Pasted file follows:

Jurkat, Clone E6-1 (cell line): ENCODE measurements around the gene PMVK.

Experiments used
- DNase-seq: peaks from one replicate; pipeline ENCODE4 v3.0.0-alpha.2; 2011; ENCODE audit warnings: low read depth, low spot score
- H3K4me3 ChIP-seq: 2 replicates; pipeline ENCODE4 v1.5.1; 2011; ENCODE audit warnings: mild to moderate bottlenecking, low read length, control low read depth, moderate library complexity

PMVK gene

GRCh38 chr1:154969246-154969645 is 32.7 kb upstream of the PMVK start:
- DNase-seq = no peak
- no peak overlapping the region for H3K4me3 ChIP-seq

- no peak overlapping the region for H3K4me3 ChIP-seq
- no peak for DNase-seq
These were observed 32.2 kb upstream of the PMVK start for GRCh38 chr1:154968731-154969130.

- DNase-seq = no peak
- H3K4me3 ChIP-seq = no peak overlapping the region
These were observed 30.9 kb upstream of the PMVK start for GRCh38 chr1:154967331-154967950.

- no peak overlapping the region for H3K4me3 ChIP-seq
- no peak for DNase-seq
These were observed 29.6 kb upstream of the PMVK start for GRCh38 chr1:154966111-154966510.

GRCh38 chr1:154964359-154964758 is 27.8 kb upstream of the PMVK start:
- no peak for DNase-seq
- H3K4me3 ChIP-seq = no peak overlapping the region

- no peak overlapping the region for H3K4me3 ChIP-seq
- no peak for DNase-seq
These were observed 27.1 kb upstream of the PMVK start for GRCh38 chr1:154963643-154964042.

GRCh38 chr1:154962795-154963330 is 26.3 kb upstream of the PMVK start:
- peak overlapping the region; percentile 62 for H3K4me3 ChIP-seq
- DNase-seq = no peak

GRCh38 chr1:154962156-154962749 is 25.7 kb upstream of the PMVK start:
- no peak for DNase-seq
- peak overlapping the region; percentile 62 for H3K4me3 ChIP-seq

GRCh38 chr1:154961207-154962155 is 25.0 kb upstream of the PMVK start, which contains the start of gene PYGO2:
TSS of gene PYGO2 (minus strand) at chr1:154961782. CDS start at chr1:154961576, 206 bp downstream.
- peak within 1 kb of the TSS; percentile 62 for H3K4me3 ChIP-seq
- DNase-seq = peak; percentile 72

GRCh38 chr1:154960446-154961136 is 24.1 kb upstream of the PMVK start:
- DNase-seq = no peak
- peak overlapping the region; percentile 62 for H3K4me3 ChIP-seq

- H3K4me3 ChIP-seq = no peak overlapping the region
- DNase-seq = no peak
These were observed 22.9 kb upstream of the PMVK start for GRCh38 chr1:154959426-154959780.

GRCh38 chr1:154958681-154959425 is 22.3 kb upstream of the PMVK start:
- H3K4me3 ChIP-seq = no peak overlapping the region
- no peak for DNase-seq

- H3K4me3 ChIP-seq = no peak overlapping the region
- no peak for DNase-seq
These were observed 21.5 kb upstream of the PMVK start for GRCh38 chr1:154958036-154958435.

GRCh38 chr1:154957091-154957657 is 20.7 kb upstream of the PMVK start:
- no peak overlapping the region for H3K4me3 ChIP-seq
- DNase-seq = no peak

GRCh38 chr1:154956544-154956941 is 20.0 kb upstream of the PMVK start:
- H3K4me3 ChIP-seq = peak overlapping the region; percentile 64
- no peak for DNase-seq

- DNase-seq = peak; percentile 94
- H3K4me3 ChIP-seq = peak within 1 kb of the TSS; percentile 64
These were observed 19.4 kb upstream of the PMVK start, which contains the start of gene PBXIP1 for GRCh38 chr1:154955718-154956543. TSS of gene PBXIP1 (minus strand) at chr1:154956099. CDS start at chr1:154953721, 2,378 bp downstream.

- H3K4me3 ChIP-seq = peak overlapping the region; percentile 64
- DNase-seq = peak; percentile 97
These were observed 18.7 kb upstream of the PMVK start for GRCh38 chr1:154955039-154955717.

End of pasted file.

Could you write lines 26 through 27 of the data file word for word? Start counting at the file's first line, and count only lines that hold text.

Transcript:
- DNase-seq = no peak

GRCh38 chr1:154962156-154962749 is 25.7 kb upstream of the PMVK start: